Recharacterizing leave after retirement


Q. After 35 years with the federal government, I retired Feb. 29, 2012.

During my last full pay period, I used 16 hours of sick leave. I discovered after a call from OPM recently that a correction to my final sick leave balance was made by my former employing agency, modestly increasing my sick leave balance. OPM informed me today that after the correction, my sick leave balance was six hours short of the number of hours needed to bring my total creditable working hours up by one more full month.

After hearing this, I realize that had I used six hours LESS sick leave (instead of 16 hours) in my last full pay period in pay status, and used just 10 hours of sick leave plus six hours of annual leave for the time I took off during that last full pay period, I would have had enough creditable work hours to complete another full month toward the calculation of my annuity.

My question to you now is whether or not leave I used in my last full pay period can be recharacterized almost a year since retiring because that would initiate another updated correction to my sick leave balance, which would be forwarded to OPM via the National Finance Center, and subsequently permit a recalculation of my final annuity amount.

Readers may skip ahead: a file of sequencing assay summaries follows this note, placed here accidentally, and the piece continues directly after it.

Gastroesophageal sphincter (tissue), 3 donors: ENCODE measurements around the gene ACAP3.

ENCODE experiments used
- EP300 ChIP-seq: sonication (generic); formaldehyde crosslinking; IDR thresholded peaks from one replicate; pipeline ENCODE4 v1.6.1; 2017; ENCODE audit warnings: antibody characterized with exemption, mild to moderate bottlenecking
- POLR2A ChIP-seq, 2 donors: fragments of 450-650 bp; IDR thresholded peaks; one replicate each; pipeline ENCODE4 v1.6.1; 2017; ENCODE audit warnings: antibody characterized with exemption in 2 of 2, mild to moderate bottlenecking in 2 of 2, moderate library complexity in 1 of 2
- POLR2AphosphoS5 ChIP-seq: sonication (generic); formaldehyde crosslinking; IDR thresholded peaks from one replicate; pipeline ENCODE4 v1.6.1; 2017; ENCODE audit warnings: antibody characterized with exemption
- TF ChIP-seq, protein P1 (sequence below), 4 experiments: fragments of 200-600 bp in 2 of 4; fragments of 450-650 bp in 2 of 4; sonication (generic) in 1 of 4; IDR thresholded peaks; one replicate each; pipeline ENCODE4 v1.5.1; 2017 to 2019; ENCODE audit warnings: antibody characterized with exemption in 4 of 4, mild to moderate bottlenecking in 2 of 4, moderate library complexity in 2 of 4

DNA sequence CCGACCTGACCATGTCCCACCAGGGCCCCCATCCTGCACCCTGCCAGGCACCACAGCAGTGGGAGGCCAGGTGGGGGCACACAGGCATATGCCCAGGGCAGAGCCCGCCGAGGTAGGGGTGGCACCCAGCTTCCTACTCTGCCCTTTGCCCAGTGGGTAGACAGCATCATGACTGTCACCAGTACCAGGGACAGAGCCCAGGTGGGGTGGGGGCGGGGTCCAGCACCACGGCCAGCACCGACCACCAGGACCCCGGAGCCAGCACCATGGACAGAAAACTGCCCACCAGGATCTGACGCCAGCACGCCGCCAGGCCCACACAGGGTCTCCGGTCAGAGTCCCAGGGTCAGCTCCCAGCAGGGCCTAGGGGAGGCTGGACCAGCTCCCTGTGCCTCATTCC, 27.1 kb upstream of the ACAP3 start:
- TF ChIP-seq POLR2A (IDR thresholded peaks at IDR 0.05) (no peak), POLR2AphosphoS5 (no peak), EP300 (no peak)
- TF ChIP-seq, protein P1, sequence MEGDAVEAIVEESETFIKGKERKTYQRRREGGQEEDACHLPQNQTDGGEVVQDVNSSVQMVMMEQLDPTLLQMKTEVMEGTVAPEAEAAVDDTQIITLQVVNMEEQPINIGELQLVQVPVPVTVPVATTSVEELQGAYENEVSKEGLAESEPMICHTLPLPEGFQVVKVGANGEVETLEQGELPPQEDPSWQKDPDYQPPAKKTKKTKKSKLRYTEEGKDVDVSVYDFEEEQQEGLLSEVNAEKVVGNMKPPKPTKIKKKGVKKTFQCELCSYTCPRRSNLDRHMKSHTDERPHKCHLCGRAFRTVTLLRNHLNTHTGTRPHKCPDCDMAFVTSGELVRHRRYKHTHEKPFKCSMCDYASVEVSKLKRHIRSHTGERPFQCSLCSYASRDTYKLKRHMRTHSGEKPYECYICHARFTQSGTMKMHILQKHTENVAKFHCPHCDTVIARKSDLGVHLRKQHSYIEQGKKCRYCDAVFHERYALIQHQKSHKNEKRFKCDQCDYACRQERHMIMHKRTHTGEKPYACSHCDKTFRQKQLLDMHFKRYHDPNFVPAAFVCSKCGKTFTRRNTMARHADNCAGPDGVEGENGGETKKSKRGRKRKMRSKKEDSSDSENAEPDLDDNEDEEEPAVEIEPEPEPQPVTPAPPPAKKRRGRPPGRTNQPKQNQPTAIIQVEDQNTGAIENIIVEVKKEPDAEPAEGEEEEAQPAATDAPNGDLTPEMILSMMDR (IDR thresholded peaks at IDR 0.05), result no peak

I was paid a lump sum for unused annual leave a few weeks after retiring but would gladly reimburse the agency for six of those hours if possible if a correction to my time and attendance report for the last full pay period could be done, allowing for a recharacterization of leave I used during my last full pay period, which would increase my annuity, even if only a little.

A. To the best of my knowledge, the answer is no.


About Author

Reg Jones was head of retirement and insurance policy at the Office of Personnel Management. Email your retirement-related questions to

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